Below are some macabre artistic optical illusions. They were known as metamorphic images and often contained a moral or allegorical message. They were quite popular in the late nineteenth and early twentieth century and appeared on postcards.
All Is Vanity (1892) - Charles Allan Gilbert (1873-1929)
All Is Vanity is an allegory of death. It features a Victorian woman gazing at herself in the mirror on her dressing table. A combination of the mirror, the fabric, the cosmetic bottles, her face and her reflected profile create the appearance of a skull. The effect of this picture is best achieved when viewed at a distance.
Gossip, and Satan Came Also (circa. 1900) - George Wotherspoon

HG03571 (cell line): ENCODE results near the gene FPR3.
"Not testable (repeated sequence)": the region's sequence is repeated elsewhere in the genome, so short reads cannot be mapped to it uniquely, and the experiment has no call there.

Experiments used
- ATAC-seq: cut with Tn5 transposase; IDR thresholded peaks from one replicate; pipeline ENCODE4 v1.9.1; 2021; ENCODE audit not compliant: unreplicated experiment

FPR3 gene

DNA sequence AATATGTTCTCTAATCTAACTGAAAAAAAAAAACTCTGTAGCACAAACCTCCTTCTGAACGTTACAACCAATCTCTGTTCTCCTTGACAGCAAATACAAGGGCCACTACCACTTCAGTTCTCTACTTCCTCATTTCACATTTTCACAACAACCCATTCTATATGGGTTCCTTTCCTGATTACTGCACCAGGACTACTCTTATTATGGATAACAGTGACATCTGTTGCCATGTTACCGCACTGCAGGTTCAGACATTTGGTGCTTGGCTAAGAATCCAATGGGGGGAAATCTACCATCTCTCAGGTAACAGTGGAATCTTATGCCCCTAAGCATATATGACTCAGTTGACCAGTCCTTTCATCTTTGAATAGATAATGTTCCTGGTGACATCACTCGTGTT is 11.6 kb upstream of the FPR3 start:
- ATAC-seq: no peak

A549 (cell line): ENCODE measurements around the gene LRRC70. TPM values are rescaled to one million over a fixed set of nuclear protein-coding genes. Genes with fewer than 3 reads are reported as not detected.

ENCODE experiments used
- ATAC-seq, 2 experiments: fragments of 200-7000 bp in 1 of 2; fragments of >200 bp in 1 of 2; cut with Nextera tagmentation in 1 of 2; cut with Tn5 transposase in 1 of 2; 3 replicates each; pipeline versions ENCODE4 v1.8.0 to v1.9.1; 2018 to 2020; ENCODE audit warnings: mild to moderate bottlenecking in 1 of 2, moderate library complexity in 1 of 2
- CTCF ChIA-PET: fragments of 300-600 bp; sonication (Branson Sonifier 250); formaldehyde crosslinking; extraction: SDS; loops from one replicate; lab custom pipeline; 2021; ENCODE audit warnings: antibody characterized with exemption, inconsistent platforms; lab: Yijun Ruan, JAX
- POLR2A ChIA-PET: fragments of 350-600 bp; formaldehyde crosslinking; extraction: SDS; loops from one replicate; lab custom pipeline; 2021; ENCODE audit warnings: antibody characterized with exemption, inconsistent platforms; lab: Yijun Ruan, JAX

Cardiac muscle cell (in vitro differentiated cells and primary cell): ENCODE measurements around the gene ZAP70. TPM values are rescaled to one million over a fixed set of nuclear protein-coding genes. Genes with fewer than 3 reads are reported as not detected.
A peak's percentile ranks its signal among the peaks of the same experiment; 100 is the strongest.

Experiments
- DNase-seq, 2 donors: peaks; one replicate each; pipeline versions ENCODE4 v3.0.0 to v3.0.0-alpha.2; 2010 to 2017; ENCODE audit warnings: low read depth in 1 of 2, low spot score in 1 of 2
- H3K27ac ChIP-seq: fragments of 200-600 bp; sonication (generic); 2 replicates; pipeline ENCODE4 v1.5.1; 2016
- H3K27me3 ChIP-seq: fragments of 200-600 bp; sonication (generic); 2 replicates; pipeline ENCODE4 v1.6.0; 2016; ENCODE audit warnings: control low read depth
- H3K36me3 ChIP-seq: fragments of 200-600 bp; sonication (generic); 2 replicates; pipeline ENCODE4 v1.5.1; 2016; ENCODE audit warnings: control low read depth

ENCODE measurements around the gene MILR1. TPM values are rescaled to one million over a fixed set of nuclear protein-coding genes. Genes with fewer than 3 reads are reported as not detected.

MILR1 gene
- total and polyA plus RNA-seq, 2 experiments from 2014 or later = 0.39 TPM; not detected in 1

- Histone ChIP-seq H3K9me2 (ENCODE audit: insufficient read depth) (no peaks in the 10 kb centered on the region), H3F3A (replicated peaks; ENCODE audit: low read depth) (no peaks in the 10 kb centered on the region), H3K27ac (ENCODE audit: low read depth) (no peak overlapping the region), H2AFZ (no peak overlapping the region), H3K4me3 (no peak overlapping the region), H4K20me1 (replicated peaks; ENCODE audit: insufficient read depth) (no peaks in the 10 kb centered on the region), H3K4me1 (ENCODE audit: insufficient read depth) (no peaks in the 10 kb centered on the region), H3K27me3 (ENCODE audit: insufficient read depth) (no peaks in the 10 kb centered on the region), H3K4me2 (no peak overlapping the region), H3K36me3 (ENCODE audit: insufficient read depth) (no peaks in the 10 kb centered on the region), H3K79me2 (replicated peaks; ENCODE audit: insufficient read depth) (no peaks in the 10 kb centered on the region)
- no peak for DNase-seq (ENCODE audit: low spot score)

Two women stand and chat outside what looks like a gateway or an ornate doorway. However, if you stand back you can see that their hats and hair give the appearance of eyes and one of the women's outreached arms serves as the demonic looking sneer. The arched gateway/doorway forms the top of the head, complete with two small devil horns.
In Voluptas Mors (1951), Philippe Halsman (1906-1979) and Salvador Dali (1904-1989)
Seven naked women pose in the shape of a skull. The image appears on The Silence of the Lambs poster as the back of the Death's Head Moth. It also inspired the poster for The Descent.
Other Metamorphic Images Appearing on Postcards
|L'amour de Pierrot|
|Credit: Wellcome Library|